Global Health Corps (GHC) is a nonprofit organization that promotes global health equity by connecting outstanding young leaders worldwide with organizations working on the frontlines. Recruiting fellows from a wide range of skill sets since 2009, the year-long fellowships serve underserved communities in East Africa and the United States. Landor was asked to help define GHC’s mission, clarify its story and create a new identity system that would appeal to both potential fellows and prospective donors.
Following an extensive audit and analysis phase, we redefined GHC’s mission by creating a clear manifesto for fellows to rally behind, as well as a strategic messaging framework to use when speaking to internal and external audiences. The design team developed an entire new visual system for the organization, consisting of a logo, color palette, typeface,
photography style and infographic style.
Guidelines were developed to help explain the system and ensure that it remains intact. We created a number of print asset templates for GHC to use:
We also rebuilt and redesigned the GHC website and re-skinned their social media pages (Facebook, Twitter).
Global Health Corps was selected for Landor’s Brand Aid program—therefore, all work was done pro bono. Brand Aid, Landor New York’s pro-bono program is the manifestation of our commitment to exploring new territories and constantly pushing ourselves forward—to collectively unleash creativity in the service of the greater good. Through
Brand Aid, we leverage our passionate network of talented, driven employees to help innovative nonprofit organizations tell their story in a compelling way, providing the tools and skills to enable them to reach new heights. GHC was
selected to be the second annual Brand Aid project.
In addition to conducting an extensive visual audit of fellowship programs and health equity-focused nonprofit organizations, we interviewed almost all groups that have been involved with GHC since its inception. We spoke with the group of co-founders, a handful of partner organizations, a few of the major financial supporters as well as current and
past fellows to really understand why GHC was different and what made them believe in the organization.
What we discovered is that GHC is committed to achieve health equity through a new and innovative model. Their main goal is to attract and engage talent from across industries (not just from traditional health fields) to solve local problems that, in turn, lead to broader solutions that can be applied in a variety of other contexts. Out in the field, these fellows turn good for some into good for many.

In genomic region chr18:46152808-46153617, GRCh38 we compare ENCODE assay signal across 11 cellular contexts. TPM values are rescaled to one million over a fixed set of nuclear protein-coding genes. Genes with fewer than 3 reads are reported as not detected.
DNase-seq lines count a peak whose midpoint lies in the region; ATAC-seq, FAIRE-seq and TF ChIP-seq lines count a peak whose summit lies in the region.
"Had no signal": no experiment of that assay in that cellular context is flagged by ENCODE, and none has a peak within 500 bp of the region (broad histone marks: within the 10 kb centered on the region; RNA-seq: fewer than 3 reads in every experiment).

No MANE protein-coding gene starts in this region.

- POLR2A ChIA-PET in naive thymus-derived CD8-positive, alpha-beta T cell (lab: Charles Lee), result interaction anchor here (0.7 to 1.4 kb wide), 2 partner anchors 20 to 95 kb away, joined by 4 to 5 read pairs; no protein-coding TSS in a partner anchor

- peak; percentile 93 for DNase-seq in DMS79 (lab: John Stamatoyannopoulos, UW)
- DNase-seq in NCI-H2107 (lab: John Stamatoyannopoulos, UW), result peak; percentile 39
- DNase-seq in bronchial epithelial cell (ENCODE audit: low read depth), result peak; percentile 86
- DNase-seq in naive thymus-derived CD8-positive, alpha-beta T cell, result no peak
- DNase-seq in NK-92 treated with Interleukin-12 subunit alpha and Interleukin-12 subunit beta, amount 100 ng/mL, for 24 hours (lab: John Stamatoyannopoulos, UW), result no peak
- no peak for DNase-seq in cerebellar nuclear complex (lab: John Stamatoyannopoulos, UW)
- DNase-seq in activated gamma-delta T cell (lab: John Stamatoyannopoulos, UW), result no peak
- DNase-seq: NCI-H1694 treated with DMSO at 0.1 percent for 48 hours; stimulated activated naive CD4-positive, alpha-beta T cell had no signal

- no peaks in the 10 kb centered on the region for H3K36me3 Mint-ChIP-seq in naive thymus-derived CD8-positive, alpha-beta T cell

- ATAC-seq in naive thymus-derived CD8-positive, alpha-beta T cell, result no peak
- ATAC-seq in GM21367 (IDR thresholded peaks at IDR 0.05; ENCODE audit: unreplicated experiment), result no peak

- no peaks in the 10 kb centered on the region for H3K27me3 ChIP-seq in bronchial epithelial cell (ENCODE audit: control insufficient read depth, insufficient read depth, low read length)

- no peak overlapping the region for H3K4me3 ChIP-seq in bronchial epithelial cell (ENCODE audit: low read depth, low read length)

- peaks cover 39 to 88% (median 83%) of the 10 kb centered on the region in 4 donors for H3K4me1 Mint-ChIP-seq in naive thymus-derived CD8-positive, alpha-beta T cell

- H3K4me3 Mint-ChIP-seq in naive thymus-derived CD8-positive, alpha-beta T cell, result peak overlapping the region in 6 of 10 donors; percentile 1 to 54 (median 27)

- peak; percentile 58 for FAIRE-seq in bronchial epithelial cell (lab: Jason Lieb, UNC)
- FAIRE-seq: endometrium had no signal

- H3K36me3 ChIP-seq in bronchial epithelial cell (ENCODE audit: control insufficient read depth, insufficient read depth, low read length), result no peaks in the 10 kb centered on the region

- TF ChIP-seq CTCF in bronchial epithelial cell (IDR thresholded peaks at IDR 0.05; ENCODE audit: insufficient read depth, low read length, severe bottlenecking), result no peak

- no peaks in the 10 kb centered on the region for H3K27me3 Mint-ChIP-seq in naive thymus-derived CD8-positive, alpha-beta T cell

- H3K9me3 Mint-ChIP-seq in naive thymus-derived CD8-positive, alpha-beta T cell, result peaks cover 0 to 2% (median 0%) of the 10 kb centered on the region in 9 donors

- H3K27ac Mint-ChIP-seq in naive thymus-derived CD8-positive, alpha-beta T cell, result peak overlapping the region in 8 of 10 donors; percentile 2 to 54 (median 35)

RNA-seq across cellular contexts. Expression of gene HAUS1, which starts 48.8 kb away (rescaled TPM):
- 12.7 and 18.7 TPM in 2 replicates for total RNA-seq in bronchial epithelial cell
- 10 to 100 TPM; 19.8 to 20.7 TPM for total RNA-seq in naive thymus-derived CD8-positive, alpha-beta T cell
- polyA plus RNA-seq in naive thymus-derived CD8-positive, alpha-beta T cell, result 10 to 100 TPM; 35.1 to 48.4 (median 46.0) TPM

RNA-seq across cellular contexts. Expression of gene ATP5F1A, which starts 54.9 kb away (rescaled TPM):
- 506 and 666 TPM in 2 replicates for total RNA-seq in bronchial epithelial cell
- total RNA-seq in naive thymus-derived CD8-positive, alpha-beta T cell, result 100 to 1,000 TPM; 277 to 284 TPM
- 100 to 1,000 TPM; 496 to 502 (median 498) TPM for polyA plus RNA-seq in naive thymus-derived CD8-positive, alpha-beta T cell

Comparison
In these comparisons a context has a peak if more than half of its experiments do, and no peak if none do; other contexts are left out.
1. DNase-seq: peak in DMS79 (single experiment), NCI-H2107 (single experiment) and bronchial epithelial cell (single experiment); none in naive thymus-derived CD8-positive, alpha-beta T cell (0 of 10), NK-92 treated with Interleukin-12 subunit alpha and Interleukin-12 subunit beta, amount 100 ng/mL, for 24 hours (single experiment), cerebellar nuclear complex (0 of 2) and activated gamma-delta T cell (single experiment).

It was clear that the key to GHC’s success was the layering of partnerships—each fellow connects with a co-fellow (in another country). These co-fellows then pick an established health organization and partner with that organization and their personal mentors within the organization. This interconnected network ensures that each fellow’s skill set is put to use, expanding their leadership abilities and facilitating the smooth transfer of knowledge and learning.
Following the discovery phase of the project, strategists and designers came together to define the mission and create the identity. Rather than handle positioning first and then move on to design, the models were developed together.
At GHC, everyone is represented under one common banner—it is the symbol of health equity. The logo is therefore in banner-style to suggest movement and the journey of a fellow as well as the organization’s expansiveness, spanning geographies, cultures and practices. GHC creates community and draws people together for a serious cause while remaining vibrant and optimistic.
We embraced the power of infographics and illustrations to share GHC’s impact and results in a fun and engaging manner. Drawn simply and without frills, our infographics and our use of recognizable icons (like simple human figures, map pins, pie charts and Facebook-like thumbs-up) in GHC’s print and web assets mirror the no nonsense, let’s-get-things-done attitude of the organization.
The colors are vibrant and youthful, to represent the passion and diversity of the organization and their fellows. A gray header and the use of white space serve as a foundation that focuses the energy and balances the organization’s need to appear youthful but professional. The two typefaces in the system do the same by showing both an approachable personality in the editorial headlines and a geometric workhorse for the copy.